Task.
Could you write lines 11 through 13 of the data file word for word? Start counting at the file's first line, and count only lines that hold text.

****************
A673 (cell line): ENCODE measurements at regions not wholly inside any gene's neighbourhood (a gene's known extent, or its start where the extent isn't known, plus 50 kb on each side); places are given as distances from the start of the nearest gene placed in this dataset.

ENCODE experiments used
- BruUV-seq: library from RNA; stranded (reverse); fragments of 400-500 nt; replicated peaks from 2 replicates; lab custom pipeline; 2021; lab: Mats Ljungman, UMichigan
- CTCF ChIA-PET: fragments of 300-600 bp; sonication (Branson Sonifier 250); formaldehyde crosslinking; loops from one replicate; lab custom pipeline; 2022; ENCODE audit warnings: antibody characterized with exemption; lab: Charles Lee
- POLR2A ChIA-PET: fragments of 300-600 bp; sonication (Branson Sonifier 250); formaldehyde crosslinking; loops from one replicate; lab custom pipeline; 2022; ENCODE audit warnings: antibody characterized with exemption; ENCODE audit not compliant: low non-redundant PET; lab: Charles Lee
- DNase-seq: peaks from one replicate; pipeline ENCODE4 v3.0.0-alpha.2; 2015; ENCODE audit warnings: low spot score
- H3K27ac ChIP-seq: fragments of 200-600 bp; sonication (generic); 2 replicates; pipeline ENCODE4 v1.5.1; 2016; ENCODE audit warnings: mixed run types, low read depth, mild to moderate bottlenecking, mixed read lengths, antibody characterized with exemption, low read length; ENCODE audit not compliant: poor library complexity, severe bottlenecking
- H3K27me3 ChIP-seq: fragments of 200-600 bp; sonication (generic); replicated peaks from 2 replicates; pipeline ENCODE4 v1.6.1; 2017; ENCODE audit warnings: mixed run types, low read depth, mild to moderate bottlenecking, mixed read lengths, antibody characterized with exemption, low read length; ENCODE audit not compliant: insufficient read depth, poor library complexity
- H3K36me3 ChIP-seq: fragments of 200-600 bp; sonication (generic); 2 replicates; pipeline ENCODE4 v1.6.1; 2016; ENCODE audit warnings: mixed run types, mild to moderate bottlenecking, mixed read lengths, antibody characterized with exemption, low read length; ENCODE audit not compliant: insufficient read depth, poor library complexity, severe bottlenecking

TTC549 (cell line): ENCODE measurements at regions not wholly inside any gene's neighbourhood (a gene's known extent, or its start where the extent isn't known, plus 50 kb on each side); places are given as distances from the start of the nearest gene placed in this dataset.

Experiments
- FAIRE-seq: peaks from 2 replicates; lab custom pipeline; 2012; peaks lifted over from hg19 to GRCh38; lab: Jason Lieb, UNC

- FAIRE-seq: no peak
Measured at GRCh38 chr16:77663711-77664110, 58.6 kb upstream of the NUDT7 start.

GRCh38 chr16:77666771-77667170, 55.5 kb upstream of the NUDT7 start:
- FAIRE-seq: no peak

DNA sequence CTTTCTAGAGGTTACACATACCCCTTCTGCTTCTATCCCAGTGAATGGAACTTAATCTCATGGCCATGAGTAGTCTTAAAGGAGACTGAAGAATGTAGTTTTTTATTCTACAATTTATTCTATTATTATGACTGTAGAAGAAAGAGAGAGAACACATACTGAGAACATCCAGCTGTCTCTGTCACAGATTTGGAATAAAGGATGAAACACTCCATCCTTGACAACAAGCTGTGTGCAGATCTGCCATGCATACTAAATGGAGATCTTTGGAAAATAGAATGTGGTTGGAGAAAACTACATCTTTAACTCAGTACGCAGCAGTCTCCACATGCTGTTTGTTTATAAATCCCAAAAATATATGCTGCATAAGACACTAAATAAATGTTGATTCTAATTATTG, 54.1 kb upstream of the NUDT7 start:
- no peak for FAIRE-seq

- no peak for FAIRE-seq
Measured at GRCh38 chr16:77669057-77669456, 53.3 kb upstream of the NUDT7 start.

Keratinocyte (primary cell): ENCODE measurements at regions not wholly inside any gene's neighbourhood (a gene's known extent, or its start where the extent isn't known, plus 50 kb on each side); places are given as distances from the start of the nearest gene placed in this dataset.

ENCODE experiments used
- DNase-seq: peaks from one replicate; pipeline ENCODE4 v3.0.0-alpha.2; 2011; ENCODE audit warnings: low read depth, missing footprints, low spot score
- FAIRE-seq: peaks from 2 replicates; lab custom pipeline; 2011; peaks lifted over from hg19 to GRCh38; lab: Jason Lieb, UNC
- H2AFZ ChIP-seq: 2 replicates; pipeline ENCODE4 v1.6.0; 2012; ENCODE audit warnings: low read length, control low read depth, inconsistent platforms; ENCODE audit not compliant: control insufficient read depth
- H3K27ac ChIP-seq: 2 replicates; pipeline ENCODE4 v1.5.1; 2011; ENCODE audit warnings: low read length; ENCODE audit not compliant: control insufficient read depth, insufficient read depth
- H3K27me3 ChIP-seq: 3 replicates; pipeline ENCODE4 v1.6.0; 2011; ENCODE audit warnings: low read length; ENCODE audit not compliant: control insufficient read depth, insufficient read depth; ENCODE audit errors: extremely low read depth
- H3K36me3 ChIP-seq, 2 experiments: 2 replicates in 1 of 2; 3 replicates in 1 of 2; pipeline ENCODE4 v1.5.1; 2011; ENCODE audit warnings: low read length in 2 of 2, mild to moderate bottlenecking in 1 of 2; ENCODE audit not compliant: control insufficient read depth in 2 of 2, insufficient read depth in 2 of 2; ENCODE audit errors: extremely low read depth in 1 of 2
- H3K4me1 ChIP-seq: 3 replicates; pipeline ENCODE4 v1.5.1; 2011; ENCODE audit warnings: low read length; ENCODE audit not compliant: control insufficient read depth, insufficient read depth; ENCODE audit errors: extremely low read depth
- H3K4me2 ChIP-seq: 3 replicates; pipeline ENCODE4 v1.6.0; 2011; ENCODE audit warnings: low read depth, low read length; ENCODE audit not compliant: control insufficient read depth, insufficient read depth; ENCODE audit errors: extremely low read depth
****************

Experiments
- FAIRE-seq: peaks from 2 replicates; lab custom pipeline; 2012; peaks lifted over from hg19 to GRCh38; lab: Jason Lieb, UNC

- FAIRE-seq: no peak